The WSJ is reporting that Wynn Resorts will break ground on a new Cotai property in Macau next year and open in 2013.
The 52 acre property will include a single hotel with about 450 gaming tables.
Wynn Resorts is opening Encore Macau this week.
Categories: Casino Design, Macau Casinos and Hotels, Wynn Resorts
Tags: wynn macau
"no more than 450 gambling tables"
"Encore Macau has 61 gambling tables"
so its big, but will it have tower/club/etc?
Steve Wynn's rhetoric is getting stronger every day about the glories of China and the wrong-way of U.S. policies.
Is Steve trying to wake up Washington to understand business and job creation, or has he already decided it's a lost cause, and therefore, he has no qualms about becoming a Chinese company?
Regardless, Steve is beginning to make me uncomfortable.
A few examples:
Steve's opinons are very clear in this Bloomberg video:
It is almost as though he is spoiling for a fight with the Obama administration. Perhaps this Cotai project will get his mind off of politics and get him focused on what he does best.
In one of the interviews he did as part of the Encore Macau opening, he seemed to dismiss the concerns about Macau limiting the number of new tables as "conversation" and not a "fait accompli." From what I have read, the proposed limitation seems to be on "tables", but not on "gaming positions." Could be an important distinction if they can successfully grow the slot market in Macau.
I tend to agree with most of Wynn's comments about our government but, I guess we don't want to turn this into a political board. Political lines are split, and people rarely are ever able to see the other side very clearly.
Tables in Macau are much bigger than slots, and make up most of the gaming floors. I'd have to do some research, but are you sure Wyncore Macau only has 61 tables? I was thinking it was much higher than that? But yes, with 54 acres in Cotai, it will obviously be much larger than the 20 something acres he has in Macau.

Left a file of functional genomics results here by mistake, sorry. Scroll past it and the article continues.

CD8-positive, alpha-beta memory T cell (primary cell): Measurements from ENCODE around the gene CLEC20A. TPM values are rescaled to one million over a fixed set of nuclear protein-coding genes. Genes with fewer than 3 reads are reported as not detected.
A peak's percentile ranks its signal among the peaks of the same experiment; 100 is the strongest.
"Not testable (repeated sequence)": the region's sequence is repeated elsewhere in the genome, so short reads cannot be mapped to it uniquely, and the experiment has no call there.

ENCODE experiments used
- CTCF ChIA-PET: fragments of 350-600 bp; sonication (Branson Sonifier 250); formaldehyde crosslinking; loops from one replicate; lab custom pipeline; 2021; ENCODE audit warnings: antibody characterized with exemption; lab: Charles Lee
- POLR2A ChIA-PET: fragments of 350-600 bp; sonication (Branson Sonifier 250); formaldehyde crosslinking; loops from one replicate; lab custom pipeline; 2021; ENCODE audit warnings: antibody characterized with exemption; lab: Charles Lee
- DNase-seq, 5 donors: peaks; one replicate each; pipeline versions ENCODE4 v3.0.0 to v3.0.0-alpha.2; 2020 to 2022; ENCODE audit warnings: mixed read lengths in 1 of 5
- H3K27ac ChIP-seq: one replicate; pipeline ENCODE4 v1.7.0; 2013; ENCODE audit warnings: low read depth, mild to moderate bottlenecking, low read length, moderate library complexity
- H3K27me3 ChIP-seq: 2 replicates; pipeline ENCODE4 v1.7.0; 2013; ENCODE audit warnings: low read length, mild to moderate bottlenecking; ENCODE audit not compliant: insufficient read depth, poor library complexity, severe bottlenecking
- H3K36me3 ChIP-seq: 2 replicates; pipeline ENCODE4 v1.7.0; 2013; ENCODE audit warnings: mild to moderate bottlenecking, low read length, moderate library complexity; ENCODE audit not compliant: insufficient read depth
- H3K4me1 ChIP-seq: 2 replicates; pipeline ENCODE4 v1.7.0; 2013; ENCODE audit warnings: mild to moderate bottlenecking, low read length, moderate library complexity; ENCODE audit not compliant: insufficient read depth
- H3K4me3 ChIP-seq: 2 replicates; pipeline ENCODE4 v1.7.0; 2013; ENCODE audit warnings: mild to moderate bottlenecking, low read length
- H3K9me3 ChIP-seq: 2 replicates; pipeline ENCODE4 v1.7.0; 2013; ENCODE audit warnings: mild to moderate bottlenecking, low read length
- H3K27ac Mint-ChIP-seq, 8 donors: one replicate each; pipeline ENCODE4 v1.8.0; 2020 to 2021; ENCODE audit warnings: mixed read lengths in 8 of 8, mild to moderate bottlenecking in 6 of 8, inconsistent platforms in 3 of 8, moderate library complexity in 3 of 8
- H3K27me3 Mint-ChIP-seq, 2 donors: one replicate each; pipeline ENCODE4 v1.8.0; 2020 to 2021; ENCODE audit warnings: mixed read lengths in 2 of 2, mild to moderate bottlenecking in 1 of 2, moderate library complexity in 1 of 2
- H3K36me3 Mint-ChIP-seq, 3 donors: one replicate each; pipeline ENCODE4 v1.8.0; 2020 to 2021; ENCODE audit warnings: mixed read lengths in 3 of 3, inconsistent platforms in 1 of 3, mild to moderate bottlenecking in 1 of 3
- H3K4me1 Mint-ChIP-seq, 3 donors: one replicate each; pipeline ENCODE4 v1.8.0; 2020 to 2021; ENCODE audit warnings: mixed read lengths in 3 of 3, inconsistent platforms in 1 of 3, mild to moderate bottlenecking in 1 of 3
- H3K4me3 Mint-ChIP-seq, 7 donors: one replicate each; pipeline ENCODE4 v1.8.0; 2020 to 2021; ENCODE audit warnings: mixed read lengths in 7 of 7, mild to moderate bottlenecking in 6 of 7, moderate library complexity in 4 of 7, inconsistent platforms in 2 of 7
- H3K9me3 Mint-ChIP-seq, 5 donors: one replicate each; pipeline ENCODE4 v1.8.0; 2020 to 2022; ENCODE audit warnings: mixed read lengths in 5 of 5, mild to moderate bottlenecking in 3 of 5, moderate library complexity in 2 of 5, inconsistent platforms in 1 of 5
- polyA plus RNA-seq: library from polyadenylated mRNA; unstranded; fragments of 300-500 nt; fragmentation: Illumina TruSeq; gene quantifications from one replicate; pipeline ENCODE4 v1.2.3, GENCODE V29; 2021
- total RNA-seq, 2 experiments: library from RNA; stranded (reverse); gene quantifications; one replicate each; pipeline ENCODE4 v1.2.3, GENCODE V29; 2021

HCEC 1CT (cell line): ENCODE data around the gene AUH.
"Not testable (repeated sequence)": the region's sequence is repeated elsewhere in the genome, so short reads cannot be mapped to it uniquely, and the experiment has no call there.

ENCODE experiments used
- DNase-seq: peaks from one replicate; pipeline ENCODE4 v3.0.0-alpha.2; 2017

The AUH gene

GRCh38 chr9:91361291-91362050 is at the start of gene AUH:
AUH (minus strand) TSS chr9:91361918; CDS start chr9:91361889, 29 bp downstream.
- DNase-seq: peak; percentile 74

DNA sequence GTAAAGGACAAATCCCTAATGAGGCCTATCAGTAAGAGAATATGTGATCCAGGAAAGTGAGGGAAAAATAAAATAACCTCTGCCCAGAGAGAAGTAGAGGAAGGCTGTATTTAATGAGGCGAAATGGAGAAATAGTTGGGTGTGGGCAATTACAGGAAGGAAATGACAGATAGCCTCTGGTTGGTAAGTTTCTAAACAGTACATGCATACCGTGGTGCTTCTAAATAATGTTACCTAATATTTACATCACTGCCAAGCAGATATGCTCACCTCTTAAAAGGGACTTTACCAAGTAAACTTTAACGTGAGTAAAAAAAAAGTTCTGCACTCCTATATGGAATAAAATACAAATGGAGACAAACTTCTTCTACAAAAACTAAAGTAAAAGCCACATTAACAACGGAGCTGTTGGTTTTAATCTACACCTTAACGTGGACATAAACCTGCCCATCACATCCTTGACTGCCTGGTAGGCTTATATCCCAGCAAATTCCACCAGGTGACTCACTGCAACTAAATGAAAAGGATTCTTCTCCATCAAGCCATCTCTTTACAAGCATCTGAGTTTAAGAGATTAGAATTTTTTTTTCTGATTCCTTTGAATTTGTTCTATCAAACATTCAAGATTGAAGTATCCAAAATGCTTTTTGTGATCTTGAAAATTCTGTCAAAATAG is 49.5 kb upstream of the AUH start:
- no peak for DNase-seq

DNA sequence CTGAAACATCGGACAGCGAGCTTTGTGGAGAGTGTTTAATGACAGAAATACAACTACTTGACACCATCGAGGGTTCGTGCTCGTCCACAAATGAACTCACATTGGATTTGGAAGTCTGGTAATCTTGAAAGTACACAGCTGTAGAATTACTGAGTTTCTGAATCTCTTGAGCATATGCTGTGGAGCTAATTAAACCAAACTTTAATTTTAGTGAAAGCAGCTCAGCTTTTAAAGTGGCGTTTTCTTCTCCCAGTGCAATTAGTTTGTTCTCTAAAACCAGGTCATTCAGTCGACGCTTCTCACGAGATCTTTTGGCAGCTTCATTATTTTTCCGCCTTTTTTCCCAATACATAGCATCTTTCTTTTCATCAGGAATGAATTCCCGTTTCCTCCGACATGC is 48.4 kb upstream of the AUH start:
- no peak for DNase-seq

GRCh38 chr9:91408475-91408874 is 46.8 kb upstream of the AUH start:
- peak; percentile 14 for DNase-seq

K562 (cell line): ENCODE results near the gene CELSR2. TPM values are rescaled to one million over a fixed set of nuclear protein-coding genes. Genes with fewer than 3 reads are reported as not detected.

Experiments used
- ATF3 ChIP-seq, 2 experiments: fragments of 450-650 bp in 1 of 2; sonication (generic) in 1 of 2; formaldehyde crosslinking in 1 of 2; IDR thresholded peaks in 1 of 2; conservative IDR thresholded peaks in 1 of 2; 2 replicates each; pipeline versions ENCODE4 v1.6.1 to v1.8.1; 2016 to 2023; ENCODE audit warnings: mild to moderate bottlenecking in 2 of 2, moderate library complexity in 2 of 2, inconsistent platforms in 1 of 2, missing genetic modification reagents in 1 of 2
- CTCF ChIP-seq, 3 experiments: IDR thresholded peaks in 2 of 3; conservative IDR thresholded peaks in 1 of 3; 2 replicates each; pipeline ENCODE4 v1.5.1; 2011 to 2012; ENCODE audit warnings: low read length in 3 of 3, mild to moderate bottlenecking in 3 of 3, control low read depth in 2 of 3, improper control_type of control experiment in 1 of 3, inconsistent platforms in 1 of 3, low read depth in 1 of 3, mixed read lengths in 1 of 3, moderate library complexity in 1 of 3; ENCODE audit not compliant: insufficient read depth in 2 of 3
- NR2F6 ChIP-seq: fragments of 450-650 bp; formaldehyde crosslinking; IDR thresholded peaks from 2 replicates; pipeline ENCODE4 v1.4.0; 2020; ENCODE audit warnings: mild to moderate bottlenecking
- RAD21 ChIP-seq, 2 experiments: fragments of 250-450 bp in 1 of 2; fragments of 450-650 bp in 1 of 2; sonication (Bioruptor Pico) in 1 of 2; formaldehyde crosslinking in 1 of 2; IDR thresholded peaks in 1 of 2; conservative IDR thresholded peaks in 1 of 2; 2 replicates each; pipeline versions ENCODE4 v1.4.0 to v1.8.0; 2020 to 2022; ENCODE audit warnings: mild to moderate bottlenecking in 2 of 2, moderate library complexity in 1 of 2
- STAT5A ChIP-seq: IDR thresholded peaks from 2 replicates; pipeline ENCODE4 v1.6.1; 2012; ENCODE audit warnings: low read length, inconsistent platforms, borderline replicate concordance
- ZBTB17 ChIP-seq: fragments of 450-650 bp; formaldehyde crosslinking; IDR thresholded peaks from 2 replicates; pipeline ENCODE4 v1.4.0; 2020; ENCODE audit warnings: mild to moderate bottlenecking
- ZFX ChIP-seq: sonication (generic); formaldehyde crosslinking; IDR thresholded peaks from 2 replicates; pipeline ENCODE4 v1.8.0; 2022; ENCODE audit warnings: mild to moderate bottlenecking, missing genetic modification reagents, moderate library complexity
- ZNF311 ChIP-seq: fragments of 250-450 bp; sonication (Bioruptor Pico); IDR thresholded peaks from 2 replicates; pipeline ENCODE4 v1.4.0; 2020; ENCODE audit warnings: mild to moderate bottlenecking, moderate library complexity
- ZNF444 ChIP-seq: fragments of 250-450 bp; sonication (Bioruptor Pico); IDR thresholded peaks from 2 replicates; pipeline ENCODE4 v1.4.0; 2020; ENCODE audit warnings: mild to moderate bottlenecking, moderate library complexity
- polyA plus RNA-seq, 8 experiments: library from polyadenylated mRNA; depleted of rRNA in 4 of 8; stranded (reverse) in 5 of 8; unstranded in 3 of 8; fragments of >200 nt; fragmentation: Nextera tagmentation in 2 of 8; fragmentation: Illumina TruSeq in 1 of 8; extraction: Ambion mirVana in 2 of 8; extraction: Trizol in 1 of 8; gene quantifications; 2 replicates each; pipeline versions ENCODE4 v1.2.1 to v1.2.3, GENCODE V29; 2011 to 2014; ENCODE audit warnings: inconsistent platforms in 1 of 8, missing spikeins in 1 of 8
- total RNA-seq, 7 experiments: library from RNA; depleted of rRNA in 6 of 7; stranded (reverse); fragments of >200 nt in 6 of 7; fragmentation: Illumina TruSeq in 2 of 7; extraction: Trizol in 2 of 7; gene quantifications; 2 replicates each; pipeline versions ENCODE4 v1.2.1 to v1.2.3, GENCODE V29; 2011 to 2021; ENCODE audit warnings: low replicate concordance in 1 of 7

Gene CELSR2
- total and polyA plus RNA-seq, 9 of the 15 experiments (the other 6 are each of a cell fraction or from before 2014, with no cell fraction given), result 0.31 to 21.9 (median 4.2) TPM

Wynn Macau has something north of 220 table games if I recall.
Yeah I see his confusion now. Encore Macau, added about 60 tables to their current count. 220 that figure sounds about right. So yes, Wyncore Macau now has 1000 rooms and 250ish tables. I think Cotai will be about 2000 rooms, with 450 tables. Double the land, double the project size, that sounds about right.
I'm just hoping for a building that's not a brown curvy building with grey stripes.
The most impressive moment of Wynn's career was the jump from Mirage/TI to Bellagio. Just the grounds and the building itself was a dramatic improvement. His design for WLV isn't bad but not so brilliant as to deserve five buildings.
By the way, I think all this backlash on politics has little to do with the White House and more to do with the state legislature. There's been grumbling for some time that the state just won't tax business incomes outside of casinos, and would keep looking to payroll taxes or anything else they can think of to keep that "No State Income Tax" billboard out there for all to see. By moving to Macao, Wynn can lose some of that but it'd be a huge mess to try and he'd still have gaming revenue taxes here.
I think it's just an idle threat from a feisty guy who likes getting into the spotlight.
The irony of all of Steve's politics is that Macao has a universal healthcare system which gives coverage to all, which is what he's so afraid of. They also have no ability to train their own doctors and thus rely on graduates from Hong Kong coming over. I dislike "Obamacare" for not going far enough on trying to un-commercialize primary health services, but the situation in Macao right now looks like the worst case scenario that he was spinning to Steve Freiss a few weeks ago.
"I think all this backlash on politics has little to do with the White House and more to do with the state legislature."
I don't know about that. In all my conversations with state pols so far, they all seem to be favoring more of a "broad-based business tax" structure that's actually less dependent upon gaming revenue. Even Steve Wynn himself has endorsed this.
"The irony of all of Steve's politics is that Macao has a universal healthcare system which gives coverage to all, which is what he's so afraid of."